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Understanding Opportunity Zones

Enacted as part of the tax reform package that was signed into law in December 2017, the Opportunity Zones program is a tool that allows individuals and corporations to take capital gain incurred from the sale or exchange of property – appreciated stocks, buildings, family businesses, and more – and roll the gain into businesses or projects located within Opportunity Zones.

With that investment comes short-term and long-term benefits:

Benefit 01

Short Term

Defer taxes on gains you roll into an Opportunity Fund (until your 2026 tax bill comes due in 2027).

Benefit 02

Long Term

There is (1) no tax on the appreciation of your investment and (2) no depreciation recapture if you “cash out” of an Opportunity Fund after 10 years or longer.

Here’s how that translates to a sample investment:

Frequently Asked Questions

What is a Qualified Opportunity Fund (QOF) and how do I find one or set one up?

A Qualified Opportunity Fund (QOF) is a legal vehicle – like an LLC – taxed as a corporation or a partnership and organized specifically to invest in Qualified Opportunity Zone Businesses/Property (see question #2 for what this is). Setting up a QOF requires nothing more than a lawyer and an accountant to draft the documents and demonstrate that the investment meets the tests in the Internal Revenue Service’s (IRS) regulations. You can use your independent gain event to create your own fund (that you 100% control) and invest in your own projects, if you so choose. Or you could find an already existing QOF and invest in that entity. You could also find a third-party fund manager to invest your money for you, so that the investment is deployed in locations/projects that you would like to focus on. If you are interested in creating your own fund or finding third-party funds operating in Alabama, contact us to get started with the process.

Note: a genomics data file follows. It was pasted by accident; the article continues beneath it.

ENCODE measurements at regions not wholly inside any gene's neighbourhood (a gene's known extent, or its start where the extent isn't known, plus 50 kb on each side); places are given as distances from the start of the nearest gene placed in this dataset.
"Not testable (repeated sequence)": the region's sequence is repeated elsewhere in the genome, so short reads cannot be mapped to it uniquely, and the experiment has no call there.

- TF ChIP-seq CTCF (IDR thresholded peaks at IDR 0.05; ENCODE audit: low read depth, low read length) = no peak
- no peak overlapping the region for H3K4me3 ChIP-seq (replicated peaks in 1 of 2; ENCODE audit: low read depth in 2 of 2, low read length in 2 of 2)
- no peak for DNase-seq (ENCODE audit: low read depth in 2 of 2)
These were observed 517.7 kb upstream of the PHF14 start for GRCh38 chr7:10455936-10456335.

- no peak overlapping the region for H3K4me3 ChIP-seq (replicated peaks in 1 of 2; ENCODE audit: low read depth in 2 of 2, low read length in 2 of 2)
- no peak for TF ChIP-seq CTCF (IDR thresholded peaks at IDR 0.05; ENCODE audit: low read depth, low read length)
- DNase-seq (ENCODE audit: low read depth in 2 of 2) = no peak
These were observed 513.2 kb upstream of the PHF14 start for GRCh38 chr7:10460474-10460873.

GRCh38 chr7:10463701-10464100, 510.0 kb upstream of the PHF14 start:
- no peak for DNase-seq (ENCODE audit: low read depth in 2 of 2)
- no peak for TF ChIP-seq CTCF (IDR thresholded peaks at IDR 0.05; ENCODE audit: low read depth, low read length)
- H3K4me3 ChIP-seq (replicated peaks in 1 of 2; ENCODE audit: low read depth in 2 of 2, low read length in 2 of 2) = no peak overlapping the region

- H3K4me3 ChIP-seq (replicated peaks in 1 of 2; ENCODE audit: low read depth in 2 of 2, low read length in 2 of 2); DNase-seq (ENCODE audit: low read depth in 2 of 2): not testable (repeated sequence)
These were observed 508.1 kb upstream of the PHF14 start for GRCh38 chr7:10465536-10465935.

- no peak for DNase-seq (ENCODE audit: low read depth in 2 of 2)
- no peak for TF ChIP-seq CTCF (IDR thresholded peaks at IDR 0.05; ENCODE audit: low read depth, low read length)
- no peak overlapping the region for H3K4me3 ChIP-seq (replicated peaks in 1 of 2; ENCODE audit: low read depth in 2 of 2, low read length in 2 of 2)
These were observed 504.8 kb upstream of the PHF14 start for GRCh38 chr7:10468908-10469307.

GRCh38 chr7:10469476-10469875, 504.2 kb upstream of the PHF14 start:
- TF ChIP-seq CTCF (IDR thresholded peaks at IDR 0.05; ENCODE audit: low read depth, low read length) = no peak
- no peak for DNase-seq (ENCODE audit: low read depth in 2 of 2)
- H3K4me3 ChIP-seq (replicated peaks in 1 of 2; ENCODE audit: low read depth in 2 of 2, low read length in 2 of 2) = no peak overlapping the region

What can I invest into a QOF?

Only capital gains invested into a QOF qualify for the favorable OZ tax treatment – even the 10-year hold benefit. Those gains can be short-term or long-term gains. Investing ordinary gains (like depreciation recapture) or ordinary income (like money sitting in a savings account) into a QOF can be done – but that portion of the investment will get no tax benefits from the Opportunity Zone program.

How do I get repaid on my Opportunity Zone investment?

Opportunity Zone investments are equity investments – meaning that you will own property or a stake in a business operating in the Opportunity Zone. That property will (hopefully) generate rent, and the business will (hopefully) generate income, which can be distributed back to Opportunity Zone investors proportionate to their ownership in the property or the business (assuming the underlying corporate documents permit distributions). The key is in how the Opportunity Zone investors exit the investment – whether that is selling the property, selling the business, or having the underlying investment take out a loan to buy out investors. Most Opportunity Zone investors need to be assured that they’ll ultimately see a return of equity in addition to a return on equity.

One critical note here – rents and dividends are ordinary income and are not tax free just because they arise from a project located in an Opportunity Zone; instead, they’re taxed just like any other ordinary income during the duration of the holding period.

What is the timing of an Opportunity Zone investment?

For most gains – like selling publicly traded stock or an art collection – you’ll have six months from the time of the gain event to invest in a QOF. Let’s assume Sue sold stock on January 1, 2019. Sue would have six months (until June 30, 2019) to invest any or all of that gain into a QOF. Once she has invested her money with the QOF, the fund manager (which could be Sue if she creates her own QOF) has six more months to spend 90% of what she invested on a qualified project.

Do tax benefits start when I invest in a fund or when the fund invests in a project?

All tax benefits are triggered the moment an investor invests gain dollars into a QOF and stay in place as long as a fund keeps 90% of its capital deployed into qualified Opportunity Zone projects (tested every 6 months).

Can I withdraw my investment in a QOF before the end of the ten-year period?